When Ben Carson toured affordable housing developments in early 2017, he didn’t like what he saw. The problem wasn’t that the affordable housing was in disrepair. It was the opposite that bothered the new United States Housing Secretary. Mr. Carson explained in an interview that “compassion means not giving people a comfortable setting that would make somebody want to say ‘I’ll just stay here. They will take care of me.” He nodded approvingly at a facility that stacked dozens of bunk beds in a room and didn’t provide TVs. He disapproved of a well-appointed veterans development and noted that it lacked “only pool tables.”
Mr. Carson would hate Vecino Group developments.
Our permanent supportive housing development for formerly homeless veterans in St. Louis actually includes a pool table. Not only that but Freedom Place also features marble wainscoting, crown molding, silk draperies, and furniture that was carefully selected to look like a welcoming living room. There’s a small gym, a game area, and room for kids to gather and play. Some of the architectural details (marble, molding and the dignified brick facade) were just lucky byproducts of rehabbing a blighted historical building. But most details were intentional and rooted in a deeper philosophical goal.
The Vecino Group strongly believes that affordable housing should look no different than quality market-rate housing. We develop housing at all ends of the price spectrum. One of our deepest points of pride is that the affordable product looks no different than the market rate. There are no income barriers to appreciating good design. The notion that people who qualify for affordable housing only qualify for inferior environs is not only the opposite of compassion, it’s also pragmatically misguided.
In an article for Slate published in May 2017, reporter Henry Grabar interviewed various policy experts for their opinions on Carson’s belief that low-quality housing is preferable when dealing with low-income people. “It reflects what he doesn’t know about housing policy, which is that from the 1930s to the 1980s, American housing policy was primarily about creating uncomfortable housing,” Nicholas Dagen Bloom, a historian of New York City’s public housing, explained in the Slate article. “They built housing that was in another category of uncomfortableness. And then they were surprised that only people who had no choice were staying.”
Graber went on to report that “the backlash began almost immediately. As early as the 1950s, New York stopped trying to get higher-income tenants to leave the projects, realizing that their presence contributed to fiscal and social stability. By the 1970s, public housing in most cities was considered a resource of last resort, and the federal emphasis began to shift toward new models. The projects that Carson is touring now represent a response: neatly kept buildings with amenities like pool tables, each one an architectural demonstration of how American housing policy has evolved since Carson’s childhood.”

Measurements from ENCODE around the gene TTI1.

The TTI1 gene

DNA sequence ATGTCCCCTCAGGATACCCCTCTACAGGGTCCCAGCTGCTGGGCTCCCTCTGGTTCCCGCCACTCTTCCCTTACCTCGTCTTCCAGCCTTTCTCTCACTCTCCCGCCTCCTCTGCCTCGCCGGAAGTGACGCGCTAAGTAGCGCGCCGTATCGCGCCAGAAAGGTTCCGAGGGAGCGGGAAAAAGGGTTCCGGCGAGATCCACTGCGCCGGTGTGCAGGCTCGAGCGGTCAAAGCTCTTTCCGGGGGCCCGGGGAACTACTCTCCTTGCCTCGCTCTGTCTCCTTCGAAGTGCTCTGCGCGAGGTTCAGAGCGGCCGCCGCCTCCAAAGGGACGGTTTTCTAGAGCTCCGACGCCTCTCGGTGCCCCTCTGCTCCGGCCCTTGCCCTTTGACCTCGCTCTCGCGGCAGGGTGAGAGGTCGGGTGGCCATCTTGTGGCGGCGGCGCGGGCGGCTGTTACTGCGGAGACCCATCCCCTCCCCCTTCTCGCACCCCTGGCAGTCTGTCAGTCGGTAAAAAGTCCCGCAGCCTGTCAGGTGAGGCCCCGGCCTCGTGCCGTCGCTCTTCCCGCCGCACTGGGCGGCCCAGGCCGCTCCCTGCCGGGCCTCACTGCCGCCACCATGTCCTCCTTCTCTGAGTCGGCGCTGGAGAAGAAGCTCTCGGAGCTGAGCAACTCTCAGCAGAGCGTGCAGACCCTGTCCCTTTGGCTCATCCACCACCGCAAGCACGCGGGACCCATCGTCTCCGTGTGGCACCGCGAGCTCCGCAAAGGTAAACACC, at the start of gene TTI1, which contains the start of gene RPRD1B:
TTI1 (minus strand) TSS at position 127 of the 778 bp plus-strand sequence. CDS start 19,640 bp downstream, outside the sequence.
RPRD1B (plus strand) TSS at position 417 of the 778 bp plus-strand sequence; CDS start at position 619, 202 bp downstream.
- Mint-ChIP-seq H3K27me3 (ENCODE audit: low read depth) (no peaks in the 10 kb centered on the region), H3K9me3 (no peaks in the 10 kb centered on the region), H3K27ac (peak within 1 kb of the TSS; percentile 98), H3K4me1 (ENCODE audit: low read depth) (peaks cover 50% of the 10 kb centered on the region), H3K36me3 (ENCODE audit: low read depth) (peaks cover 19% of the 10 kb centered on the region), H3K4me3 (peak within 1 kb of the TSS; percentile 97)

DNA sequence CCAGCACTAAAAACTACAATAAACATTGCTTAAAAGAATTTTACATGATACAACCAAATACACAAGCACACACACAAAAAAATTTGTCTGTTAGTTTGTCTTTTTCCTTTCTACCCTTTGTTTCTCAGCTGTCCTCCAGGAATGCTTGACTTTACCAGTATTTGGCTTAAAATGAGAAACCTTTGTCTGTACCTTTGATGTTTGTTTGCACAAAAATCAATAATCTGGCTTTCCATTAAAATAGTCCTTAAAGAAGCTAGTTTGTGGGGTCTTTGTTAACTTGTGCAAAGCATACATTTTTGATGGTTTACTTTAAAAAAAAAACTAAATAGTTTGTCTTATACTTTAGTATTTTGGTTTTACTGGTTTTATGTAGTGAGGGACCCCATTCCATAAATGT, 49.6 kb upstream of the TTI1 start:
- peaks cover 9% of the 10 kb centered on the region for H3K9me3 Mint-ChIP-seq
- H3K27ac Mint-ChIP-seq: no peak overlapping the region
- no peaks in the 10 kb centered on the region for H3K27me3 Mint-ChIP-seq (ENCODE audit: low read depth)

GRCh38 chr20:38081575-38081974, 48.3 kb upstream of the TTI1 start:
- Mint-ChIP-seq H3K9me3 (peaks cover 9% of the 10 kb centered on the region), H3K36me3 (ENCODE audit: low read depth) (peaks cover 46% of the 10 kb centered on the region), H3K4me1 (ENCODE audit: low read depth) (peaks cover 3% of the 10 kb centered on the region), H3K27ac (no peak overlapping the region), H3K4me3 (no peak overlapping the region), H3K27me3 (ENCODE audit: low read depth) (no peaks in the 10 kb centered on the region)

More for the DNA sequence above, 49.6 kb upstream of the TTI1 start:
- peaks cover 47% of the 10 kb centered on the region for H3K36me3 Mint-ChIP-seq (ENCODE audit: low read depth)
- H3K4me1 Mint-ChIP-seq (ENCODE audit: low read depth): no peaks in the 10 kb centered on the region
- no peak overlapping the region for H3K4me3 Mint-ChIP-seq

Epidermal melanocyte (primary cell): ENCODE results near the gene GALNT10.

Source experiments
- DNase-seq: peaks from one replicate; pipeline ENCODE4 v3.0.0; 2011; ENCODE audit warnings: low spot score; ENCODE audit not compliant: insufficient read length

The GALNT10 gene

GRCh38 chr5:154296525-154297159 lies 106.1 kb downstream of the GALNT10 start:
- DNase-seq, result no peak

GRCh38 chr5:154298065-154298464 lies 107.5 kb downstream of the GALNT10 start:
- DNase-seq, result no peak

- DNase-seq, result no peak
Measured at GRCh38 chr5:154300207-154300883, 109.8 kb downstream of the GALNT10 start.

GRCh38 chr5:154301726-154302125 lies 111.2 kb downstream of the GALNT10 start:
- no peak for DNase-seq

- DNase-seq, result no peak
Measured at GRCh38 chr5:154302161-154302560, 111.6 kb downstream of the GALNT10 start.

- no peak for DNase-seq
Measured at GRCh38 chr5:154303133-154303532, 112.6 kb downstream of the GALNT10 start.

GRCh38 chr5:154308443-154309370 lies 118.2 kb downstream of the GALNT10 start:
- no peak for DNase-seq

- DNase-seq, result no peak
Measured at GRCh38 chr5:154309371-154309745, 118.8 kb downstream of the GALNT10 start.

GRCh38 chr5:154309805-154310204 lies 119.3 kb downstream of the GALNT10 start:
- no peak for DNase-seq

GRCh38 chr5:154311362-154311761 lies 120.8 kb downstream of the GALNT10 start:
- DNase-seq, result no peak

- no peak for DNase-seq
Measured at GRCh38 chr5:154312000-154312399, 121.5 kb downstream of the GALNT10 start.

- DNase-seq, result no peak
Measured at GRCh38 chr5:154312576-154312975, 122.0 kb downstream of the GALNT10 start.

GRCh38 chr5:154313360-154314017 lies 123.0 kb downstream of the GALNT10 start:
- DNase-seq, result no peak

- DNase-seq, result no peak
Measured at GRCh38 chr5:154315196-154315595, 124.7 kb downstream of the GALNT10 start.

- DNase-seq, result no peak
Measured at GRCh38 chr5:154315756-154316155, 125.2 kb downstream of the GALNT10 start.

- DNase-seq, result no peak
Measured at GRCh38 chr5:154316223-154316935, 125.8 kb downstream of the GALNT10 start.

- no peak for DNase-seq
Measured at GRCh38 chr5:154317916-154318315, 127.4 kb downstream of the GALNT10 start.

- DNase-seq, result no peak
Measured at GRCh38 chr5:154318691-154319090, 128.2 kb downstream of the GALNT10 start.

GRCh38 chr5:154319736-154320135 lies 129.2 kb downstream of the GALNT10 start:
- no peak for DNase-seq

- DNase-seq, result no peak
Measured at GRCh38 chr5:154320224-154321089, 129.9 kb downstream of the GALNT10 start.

The evolution of housing policy coupled with an undercurrent of compassion (as it is conventionally defined) has led to housing like the Vecino Group develops. We treat every development as a stand-alone design project; analyzing the needs of each according to the population who will call it home. While we might employ a different style for each one (warm and homey for domestic violence survivors, creative and loft-like for aspiring artists, etc.) the common theme is quality.
We have learned tricks along the way. We’ve found low-cost materials that look high end. We identify which common areas will deliver the most wow-factor and allocate our budget for maximum impact. We work with sourcing experts who help us find beautiful one-of-a-kind items in flea markets and garage sales. And sometimes, as was the case with the pool table at Freedom Place, we receive generous donations from community members. Ben Carson wouldn’t know this walking into our developments. He might look around and be put off by the very same details we worked hard to create. Still, the Vecino Group knows that it doesn’t have to cost more to deliver quality results. It is entirely possible to stay within the financial confines of LIHTC funding while still delivering the ultimate goal—a sense of pride and dignity for every man, women, or child living in affordable housing. That’s compassion. That’s what works. That’s how you create a sense of hope with throw pillows and pool tables.
Stacy is the Chief Mission Office and a Permanent Supportive Housing Developer at the Vecino Group. In addition, she’s a Co-Founder of the company and the physical embodiment of the “Gut Check”.